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The recent definitive deuterium solid state NMR spectroscopic evidence for structural water in fluor- and hydroxylapatites has prompted our study of the conditions necessary for the removal and reincorporation of this important structural feature of apatites. Thermal gravimetric analysis of 20 synthetic carbonated calcium hydroxylapatite (CCaApOH) samples and nine carbonated calcium fluorapatite (CCaApF) samples has been used to determine the amount of structural and adsorbed water in each sample. No correlation between the weight percent and number of moles of structural water and the weight percent carbonate in CCaApOH and CCaApF has been found. In contrast, there appears to be a relationship between the amount of adsorbed water and the carbonate concentration in the fluorapatites prepared with a two hour digestion time, as well as in the hydroxylapatites prepared with one hour digestion periods, presumably due to the effect of carbonate on crystallite size. Structural water can be removed from the apatite lattice, primarily above 200 °C, but heating to over 550 °C is required for complete removal. This water can be partly reincorporated through an apparently kinetically-controlled process that is enhanced by an increase in time and/or temperature. We speculate that the incorporation of structural water occurs at the beginning of the formation of the apatite structure, approximately coincident with the incorporation of carbonate. We also speculate that water is both removed and reincorporated by proton transfers from water molecules to hydroxide ions. Full article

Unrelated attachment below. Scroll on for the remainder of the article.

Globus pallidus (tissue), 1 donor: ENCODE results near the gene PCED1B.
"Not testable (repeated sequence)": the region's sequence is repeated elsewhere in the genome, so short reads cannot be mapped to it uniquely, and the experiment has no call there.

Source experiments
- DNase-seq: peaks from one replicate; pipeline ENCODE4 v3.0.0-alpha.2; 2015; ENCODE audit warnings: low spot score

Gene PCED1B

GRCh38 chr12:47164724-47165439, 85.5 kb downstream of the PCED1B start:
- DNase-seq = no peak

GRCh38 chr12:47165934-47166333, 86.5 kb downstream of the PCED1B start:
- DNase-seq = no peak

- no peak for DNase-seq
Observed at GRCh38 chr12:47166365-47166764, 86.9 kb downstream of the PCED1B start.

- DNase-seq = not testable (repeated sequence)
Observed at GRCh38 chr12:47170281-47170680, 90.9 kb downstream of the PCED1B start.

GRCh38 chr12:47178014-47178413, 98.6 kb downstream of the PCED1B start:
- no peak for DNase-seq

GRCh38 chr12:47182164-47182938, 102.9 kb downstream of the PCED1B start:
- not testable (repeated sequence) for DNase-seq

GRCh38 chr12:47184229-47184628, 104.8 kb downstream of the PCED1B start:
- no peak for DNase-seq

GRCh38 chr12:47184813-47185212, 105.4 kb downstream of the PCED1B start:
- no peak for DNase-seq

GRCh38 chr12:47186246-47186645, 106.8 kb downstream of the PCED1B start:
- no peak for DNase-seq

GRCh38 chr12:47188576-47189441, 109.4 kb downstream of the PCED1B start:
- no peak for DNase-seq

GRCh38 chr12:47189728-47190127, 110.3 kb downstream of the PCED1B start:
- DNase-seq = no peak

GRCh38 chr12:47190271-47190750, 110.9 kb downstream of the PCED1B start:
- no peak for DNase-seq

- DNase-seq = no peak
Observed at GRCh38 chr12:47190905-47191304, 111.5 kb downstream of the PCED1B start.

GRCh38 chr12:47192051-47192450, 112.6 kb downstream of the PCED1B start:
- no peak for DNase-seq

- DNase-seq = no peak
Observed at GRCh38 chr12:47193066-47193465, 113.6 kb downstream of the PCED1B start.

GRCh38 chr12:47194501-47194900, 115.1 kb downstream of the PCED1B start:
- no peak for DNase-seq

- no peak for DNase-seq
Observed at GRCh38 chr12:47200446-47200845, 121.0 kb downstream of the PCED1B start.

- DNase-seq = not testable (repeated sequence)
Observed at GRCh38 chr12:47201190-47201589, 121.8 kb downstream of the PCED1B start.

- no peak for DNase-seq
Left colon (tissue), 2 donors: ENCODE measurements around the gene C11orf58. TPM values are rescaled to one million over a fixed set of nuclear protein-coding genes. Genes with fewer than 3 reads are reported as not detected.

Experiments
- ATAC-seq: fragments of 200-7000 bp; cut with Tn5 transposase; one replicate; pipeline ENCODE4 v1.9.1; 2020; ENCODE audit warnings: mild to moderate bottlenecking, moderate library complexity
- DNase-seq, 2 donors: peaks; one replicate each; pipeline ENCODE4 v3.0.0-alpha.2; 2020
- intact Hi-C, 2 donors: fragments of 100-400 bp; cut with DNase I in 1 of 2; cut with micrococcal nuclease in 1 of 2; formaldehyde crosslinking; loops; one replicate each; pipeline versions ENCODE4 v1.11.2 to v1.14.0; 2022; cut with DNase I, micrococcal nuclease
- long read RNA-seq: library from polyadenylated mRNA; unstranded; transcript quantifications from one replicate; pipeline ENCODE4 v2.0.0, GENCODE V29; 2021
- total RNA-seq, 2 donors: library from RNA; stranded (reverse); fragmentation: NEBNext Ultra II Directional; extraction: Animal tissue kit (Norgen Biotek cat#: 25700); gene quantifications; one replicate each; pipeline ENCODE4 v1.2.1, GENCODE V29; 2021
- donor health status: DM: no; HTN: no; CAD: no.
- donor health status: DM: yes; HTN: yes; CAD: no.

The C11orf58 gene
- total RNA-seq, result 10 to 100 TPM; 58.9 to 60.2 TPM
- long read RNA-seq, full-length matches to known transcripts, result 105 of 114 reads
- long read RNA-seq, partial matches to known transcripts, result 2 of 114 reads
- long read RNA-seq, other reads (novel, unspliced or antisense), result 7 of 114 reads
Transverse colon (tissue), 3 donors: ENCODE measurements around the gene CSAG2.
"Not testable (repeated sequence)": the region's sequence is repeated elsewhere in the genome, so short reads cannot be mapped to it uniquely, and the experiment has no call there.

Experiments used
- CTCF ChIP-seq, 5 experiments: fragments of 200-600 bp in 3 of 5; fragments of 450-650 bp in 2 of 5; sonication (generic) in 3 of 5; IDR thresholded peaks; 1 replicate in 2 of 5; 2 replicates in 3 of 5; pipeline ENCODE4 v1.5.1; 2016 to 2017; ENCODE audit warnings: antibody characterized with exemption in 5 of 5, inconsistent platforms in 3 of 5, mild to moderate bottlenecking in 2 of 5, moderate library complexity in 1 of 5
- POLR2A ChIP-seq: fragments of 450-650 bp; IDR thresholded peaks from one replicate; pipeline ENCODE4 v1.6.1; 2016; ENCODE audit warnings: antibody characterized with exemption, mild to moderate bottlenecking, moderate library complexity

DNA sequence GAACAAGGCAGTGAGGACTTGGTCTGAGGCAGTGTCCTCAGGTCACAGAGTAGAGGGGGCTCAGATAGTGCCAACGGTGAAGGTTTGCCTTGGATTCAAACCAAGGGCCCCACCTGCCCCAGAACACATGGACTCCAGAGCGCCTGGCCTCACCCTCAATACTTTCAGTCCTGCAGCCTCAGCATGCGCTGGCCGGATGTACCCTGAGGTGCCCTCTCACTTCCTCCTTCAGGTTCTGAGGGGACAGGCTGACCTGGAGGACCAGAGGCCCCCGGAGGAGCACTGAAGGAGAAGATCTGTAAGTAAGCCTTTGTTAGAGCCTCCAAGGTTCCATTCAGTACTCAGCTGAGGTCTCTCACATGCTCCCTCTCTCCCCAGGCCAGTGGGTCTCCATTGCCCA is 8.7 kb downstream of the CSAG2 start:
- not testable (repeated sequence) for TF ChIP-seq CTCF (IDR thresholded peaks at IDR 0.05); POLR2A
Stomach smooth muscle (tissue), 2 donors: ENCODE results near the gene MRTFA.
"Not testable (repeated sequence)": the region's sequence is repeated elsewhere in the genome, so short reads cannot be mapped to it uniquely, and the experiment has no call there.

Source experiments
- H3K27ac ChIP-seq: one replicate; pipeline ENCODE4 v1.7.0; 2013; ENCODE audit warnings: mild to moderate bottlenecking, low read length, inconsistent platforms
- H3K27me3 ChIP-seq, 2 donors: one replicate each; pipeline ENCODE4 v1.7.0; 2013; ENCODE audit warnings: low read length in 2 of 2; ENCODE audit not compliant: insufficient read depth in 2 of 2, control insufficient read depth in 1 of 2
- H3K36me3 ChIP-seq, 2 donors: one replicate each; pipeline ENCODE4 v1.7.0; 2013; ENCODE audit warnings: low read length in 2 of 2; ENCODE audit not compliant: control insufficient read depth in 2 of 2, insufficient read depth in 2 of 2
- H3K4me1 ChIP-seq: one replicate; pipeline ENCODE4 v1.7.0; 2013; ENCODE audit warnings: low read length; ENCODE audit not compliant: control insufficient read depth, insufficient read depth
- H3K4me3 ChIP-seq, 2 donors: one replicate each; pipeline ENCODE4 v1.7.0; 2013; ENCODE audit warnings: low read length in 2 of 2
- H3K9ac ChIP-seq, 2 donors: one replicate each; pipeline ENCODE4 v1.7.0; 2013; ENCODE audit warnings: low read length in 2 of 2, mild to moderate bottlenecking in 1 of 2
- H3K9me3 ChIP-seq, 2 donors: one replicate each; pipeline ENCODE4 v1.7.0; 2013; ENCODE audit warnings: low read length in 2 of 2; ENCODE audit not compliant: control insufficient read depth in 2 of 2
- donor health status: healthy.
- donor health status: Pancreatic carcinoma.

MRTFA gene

Figures

Open AccessArticle A Novel Method for Culturing of Leptothrix sp. Strain OUMS1 in Natural Conditions
Minerals 2012, 2(2), 118-128; doi:10.3390/min2020118
Received: 8 February 2012 / Revised: 23 March 2012 / Accepted: 15 May 2012 / Published: 23 May 2012
Cited by 6 | PDF Full-text (419 KB) | HTML Full-text | XML Full-text | Supplementary Files
Abstract
Although some strains of Leptothrix spp. isolated from aquatic environments have been characterized by culturing them in laboratory conditions, they often show morphological and chemical features distinct from those found in natural environments. To resolve this discrepancy, a novel cultivation method was devised